DALLAS – The future of aviation revolves around sustainability. But building a greener, more environmentally friendly industry is nothing new.
Engine makers are a prime target for reducing aviation’s impact on the planet. As well as reducing emissions from their power plants, they must also strive to reduce fuel burn, thus reducing costs for their airline customers.
Over the years, there have been various innovative designs, one of which was the ‘Prop-fan/Unducted fan,’ also known as an ‘Open Rotor Engine.’
Back in the 1940s, American propeller maker Hamilton Standard looked at creating new blades so that its power plants could match the performance of the emerging turbofan/jet engines. Sadly, noise levels, blade stress, and flutter issues caused the concept to be dropped.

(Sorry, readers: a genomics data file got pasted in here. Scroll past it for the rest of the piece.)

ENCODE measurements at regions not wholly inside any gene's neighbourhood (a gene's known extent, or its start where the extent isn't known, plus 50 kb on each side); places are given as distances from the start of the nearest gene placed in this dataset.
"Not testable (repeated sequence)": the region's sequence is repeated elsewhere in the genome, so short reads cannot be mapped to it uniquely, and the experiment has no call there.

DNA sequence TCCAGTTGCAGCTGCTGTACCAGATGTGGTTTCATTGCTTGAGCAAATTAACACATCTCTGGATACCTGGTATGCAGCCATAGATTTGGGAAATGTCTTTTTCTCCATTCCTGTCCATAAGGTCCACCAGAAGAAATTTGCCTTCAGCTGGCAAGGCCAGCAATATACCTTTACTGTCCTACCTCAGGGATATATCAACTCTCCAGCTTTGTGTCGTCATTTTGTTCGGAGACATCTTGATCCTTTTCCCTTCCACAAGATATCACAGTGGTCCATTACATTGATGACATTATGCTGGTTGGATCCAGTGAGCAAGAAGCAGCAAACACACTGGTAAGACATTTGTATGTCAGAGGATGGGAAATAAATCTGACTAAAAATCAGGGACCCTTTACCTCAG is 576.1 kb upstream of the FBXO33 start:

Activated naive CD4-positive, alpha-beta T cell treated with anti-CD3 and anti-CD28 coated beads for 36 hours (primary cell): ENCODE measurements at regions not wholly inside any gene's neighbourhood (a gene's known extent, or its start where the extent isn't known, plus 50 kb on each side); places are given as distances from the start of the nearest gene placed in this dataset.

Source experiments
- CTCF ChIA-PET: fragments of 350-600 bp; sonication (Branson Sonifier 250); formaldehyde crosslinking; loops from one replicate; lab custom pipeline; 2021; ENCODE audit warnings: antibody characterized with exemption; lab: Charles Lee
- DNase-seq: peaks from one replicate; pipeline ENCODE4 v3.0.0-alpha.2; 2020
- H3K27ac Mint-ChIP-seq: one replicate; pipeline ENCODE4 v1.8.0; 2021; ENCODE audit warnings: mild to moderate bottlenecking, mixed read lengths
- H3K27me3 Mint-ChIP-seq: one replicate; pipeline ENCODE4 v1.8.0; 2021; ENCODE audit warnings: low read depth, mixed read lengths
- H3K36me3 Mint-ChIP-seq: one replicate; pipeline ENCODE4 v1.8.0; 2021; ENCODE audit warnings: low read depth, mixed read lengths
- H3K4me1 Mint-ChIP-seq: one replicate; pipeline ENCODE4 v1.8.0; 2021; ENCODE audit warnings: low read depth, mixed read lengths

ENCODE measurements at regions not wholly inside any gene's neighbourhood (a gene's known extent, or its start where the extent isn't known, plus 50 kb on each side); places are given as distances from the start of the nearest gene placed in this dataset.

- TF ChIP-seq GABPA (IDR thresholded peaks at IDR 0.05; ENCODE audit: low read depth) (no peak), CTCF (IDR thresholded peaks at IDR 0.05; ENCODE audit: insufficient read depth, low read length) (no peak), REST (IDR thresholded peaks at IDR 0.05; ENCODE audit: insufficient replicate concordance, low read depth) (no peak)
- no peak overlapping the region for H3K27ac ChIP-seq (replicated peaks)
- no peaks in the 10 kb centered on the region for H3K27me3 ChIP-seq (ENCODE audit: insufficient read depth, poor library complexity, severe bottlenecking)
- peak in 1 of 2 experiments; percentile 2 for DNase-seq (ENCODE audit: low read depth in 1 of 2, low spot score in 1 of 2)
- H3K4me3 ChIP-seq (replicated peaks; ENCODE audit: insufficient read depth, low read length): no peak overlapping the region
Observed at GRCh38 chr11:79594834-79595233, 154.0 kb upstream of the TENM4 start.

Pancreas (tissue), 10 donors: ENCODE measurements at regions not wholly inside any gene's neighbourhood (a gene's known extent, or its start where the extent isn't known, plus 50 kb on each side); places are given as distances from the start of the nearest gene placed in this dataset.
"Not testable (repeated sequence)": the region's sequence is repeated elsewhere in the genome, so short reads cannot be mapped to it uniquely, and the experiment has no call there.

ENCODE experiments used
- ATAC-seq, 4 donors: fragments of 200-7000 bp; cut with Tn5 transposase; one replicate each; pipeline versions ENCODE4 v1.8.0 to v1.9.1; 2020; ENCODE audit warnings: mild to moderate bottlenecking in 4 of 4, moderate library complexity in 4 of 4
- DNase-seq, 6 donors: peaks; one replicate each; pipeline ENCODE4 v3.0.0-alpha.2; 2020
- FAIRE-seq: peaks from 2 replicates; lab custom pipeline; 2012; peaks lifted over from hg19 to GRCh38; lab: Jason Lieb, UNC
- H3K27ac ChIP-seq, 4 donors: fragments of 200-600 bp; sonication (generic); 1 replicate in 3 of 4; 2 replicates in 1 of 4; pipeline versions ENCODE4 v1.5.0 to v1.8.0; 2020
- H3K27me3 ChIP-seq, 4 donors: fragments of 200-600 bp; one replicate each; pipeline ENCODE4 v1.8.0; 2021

The crippling oil crisis of the 1970s led airlines to call upon plane makers to develop new technology to reduce their costs. Led by the US space agency NASA, teams began looking at installing a more fuel-efficient propellor that could operate at the same speed and altitude as a jet engine.
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Featured Image: McDonnell Douglas fitted both the GE36 and P&W 578-DX to an MD-80 demonstrator. Photo: Ron Kawai, Public domain, via Wikimedia Commons